Youth activists around the world kicked off the new year Friday with a fresh round of #ClimateStrike actions and demands that 2021 be the year policymakers take sufficiently bold action to address the climate emergency.
Many of the pleas included the hashtag #ClimateStrikeOnline, as the coronavirus crisis has forced many "school strike for climate" events to be virtual.
"2021 must be the year that we finally wake up to the climate crisis," tweeted Sydney-based activist Patsy Islam-Parsons, noting that it was her 69th week of Fridays for Future actions.
"It must be the year we take real action instead of continuing to repeat meaningless words and empty promises," she wrote.
Greta Thunberg, who catalyzed the worldwide Fridays for Future movement, shared her signature Skolstrejk för Klimatet placard in a Friday tweet and said, "New year, same crisis."
The Swedish teen's message was mirrored in a tweet from Leah Namugerwa of Uganda, who wrote: "This is week 99 #schoolstrike4climate in Uganda. The struggle continues..."
Other climate activists added their hopes for the new year on social media as well:
The future is uncertain but I believe it is worth fighting for.— Nakabuye Hilda F. (@NakabuyeHildaF) January 1, 2021
Am up and standing on spending these 12months, 365 days of #2021year fighting for a future coming generations deserve.
Who's in? #HappyNewYear2021#schoolstrike4climate #FridaysForFuture pic.twitter.com/w0U6PFXZWt
school protest for climate week 42#ClimateActionNow #climatestrikeonline #ClimateEmergency العدالة للمناخ— Farah Mk (@Farah_mkma) January 1, 2021
New year, same demands but stronger intuition and will.
We will never lose hope. We will keep on doing this until real measures are undertaken pic.twitter.com/rjjYrFdqqx
My 93rd week on #ClimateStrike 2021 starts with a #ClimateStrikeOnline for me, due to full lockdown until Monday. My New Year's wish is for all nations to #FaceTheClimateEmergency & #FightFor1Point5, and for Turkey to #RatifyParis first#FridaysForFuture #schoolstrike4climate pic.twitter.com/Ee3u81HKuk— Deniz4Future (@CevikusHB) January 1, 2021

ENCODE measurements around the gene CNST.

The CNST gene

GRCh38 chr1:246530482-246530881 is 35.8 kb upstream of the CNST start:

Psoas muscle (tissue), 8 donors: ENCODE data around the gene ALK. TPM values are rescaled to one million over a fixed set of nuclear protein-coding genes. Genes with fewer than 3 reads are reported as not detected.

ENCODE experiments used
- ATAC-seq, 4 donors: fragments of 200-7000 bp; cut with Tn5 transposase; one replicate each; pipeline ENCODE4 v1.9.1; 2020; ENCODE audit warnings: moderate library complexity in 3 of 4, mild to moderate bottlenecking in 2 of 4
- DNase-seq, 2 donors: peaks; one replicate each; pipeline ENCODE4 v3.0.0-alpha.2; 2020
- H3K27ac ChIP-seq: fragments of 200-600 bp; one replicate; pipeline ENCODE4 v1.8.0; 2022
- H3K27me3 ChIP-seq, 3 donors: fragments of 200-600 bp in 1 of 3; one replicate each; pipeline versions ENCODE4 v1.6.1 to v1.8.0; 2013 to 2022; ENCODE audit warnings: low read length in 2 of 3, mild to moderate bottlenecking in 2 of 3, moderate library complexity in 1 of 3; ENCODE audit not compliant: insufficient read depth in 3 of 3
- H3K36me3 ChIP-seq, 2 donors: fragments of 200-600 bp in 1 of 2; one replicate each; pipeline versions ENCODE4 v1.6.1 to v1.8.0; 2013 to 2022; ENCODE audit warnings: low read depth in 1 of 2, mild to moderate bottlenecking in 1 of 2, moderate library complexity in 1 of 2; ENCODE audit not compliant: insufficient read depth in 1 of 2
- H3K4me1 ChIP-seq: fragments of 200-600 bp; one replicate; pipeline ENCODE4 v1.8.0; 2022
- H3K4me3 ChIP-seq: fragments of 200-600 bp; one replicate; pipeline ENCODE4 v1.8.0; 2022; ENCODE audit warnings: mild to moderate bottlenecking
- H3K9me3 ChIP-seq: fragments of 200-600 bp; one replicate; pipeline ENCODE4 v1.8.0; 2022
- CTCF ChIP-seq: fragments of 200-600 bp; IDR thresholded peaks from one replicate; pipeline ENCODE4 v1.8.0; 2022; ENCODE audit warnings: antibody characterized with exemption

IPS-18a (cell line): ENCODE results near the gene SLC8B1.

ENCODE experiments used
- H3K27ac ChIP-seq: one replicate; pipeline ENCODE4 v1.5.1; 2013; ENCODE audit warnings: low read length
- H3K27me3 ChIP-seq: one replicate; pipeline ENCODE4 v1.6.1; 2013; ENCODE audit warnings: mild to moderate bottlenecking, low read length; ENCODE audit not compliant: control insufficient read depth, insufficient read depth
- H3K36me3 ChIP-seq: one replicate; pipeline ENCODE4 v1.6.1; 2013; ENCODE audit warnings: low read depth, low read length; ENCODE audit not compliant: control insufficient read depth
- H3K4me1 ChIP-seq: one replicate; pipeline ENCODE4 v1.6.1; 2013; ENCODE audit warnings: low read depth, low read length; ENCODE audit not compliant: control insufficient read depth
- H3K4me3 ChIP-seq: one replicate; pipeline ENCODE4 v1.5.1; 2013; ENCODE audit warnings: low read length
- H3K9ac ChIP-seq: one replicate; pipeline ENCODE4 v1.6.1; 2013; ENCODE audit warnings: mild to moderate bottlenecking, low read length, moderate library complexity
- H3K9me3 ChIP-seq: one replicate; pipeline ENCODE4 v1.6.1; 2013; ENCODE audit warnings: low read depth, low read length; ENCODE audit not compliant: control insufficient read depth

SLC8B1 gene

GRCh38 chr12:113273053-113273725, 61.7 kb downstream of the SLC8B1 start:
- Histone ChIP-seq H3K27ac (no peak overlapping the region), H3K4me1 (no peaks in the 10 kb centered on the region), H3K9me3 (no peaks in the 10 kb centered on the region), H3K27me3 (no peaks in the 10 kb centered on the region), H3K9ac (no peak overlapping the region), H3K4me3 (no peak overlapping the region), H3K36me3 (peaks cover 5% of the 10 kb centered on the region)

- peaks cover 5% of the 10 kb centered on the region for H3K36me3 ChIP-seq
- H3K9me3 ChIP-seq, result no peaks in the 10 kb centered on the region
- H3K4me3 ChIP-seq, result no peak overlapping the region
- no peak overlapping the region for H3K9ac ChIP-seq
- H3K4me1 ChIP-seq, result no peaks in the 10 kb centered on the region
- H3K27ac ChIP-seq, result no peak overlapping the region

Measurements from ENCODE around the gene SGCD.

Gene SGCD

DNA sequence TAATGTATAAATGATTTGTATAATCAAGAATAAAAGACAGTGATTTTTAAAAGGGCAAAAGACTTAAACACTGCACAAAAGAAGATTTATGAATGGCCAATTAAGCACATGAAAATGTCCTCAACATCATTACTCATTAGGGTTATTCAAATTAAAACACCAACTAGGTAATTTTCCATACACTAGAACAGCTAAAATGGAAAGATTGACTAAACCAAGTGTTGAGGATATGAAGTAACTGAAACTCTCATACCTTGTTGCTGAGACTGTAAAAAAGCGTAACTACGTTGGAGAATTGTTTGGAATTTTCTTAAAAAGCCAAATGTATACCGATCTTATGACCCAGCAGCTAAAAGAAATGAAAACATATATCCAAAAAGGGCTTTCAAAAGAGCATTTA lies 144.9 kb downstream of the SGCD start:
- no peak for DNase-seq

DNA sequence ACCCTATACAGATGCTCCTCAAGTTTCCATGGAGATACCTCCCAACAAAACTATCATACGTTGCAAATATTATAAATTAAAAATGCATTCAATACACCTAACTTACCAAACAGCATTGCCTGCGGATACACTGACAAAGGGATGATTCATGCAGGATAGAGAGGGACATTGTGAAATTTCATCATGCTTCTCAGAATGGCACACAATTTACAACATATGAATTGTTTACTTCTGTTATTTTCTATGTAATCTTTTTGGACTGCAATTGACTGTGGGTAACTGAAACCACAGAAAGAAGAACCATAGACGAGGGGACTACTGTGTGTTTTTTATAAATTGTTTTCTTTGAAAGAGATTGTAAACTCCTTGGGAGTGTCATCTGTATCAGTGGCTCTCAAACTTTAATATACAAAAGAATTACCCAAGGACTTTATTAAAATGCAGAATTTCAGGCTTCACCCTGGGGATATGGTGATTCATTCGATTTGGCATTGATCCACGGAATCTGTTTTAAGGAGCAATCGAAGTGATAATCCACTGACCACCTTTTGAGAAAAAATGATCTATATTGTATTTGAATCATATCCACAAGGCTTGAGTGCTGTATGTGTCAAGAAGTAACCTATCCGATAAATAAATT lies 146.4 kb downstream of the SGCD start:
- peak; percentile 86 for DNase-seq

#ClimateStrike week 100!— Anika Dafert (@anikadafert) January 1, 2021
Happy #NewYear! Today marks 100 weeks of striking for the climate. My life has changed drastically since the first week. But climate politics hasn't.
This is why we will keep going!#ClimateCrisis #climatechange #ClimateStrikeOnline #FridaysForFuture pic.twitter.com/IHLDxxyRvX
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It's a new year but unfortunately the same crisis... That's why we will still be going on #ClimateStrikeOnline to make this year the year of ACTION and CHANGE!— Elijah mckenzie-jackson (@elijahmckenzee) January 1, 2021
Will you join us? #FridaysForFuture pic.twitter.com/8nosSI2IVS
Starting 2021 with an #ClimateStrikeOnline— Isabelle Axelsson (@isabelle_ax) January 1, 2021
We will continue to work hard to achieve #ClimateJustice and demand real action from the people in power this year. It’s been hard, but we don’t give up. pic.twitter.com/VgxiXfr3yp
Dominique Palmer, a climate justice activist and member of the U.K. Student Climate Network, put the sweeping changes needed to address the climate emergency in the context of the global efforts that emerged to contain the spread of Covid-19.
"This year has shown that urgent action in times of a crisis is possible, and now more than ever is the time to push for a green recovery," Palmer tweeted, pointing to a need for a system that "fundamentally restructures the economy for a habitable future."
In an op-ed published Thursday at the Guardian, Greenpeace U.K. executive director John Sauven also addressed the simultaneous crises. He wrote, in part:
[W]hile the pandemic was raging, so was the climate emergency, like two horror films overlapping. We saw record-breaking wildfires engulf the West Coast of the U.S., a record number of powerful Atlantic storms, the Arctic ice failing to freeze in late October, and deadly floods hitting countries from Italy to Indonesia. We got a glimpse of a chaotic world battered by multiple crises, each making the other worse, and it was terrifying.
Exceptional as the calamities of 2020 may seem, they could be just a taste of what's to come unless we change direction.
"It's clear," wrote Sauven, "that nothing short of a complete transformation of our economy and society can save us from climate breakdown." He continued:
This is why sliding back to the old normal is not an option. Unless we stop oil firms drilling for more oil, food giants destroying rainforests, and destructive fishing depleting our seas, the worst isn't over—it's just begun. Ending the pandemic is only half the job—we must also start something new and better. We must create new green jobs, invest in communities, and tackle the hardship faced by many at the same time. And 2021 is the year to do it.
That call for change was also captured in a New Year's Eve tweet from Thunberg.
"May 2021 be the year of awakening and real bold change," wrote Thunberg. "And let's all continue the never-ending fight for the living planet."